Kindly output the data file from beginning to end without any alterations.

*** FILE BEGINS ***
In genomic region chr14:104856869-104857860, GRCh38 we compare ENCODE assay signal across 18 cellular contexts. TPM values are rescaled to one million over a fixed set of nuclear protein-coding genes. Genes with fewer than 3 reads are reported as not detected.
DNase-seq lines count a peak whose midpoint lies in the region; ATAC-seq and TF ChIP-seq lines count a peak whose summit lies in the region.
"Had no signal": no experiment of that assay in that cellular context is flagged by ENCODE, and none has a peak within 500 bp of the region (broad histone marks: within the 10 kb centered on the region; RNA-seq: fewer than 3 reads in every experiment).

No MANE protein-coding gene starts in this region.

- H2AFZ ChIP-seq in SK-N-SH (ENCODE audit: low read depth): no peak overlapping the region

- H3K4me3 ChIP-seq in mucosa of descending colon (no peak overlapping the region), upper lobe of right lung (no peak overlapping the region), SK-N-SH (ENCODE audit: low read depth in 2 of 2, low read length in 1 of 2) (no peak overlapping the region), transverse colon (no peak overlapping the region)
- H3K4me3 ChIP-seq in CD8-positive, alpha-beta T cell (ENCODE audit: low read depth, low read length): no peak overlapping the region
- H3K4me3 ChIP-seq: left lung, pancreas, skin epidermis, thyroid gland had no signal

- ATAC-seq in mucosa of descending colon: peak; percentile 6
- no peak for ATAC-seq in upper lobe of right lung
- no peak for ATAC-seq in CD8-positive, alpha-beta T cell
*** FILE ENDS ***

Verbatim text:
In genomic region chr14:104856869-104857860, GRCh38 we compare ENCODE assay signal across 18 cellular contexts. TPM values are rescaled to one million over a fixed set of nuclear protein-coding genes. Genes with fewer than 3 reads are reported as not detected.
DNase-seq lines count a peak whose midpoint lies in the region; ATAC-seq and TF ChIP-seq lines count a peak whose summit lies in the region.
"Had no signal": no experiment of that assay in that cellular context is flagged by ENCODE, and none has a peak within 500 bp of the region (broad histone marks: within the 10 kb centered on the region; RNA-seq: fewer than 3 reads in every experiment).

No MANE protein-coding gene starts in this region.

- H2AFZ ChIP-seq in SK-N-SH (ENCODE audit: low read depth): no peak overlapping the region

- H3K4me3 ChIP-seq in mucosa of descending colon (no peak overlapping the region), upper lobe of right lung (no peak overlapping the region), SK-N-SH (ENCODE audit: low read depth in 2 of 2, low read length in 1 of 2) (no peak overlapping the region), transverse colon (no peak overlapping the region)
- H3K4me3 ChIP-seq in CD8-positive, alpha-beta T cell (ENCODE audit: low read depth, low read length): no peak overlapping the region
- H3K4me3 ChIP-seq: left lung, pancreas, skin epidermis, thyroid gland had no signal

- ATAC-seq in mucosa of descending colon: peak; percentile 6
- no peak for ATAC-seq in upper lobe of right lung
- no peak for ATAC-seq in CD8-positive, alpha-beta T cell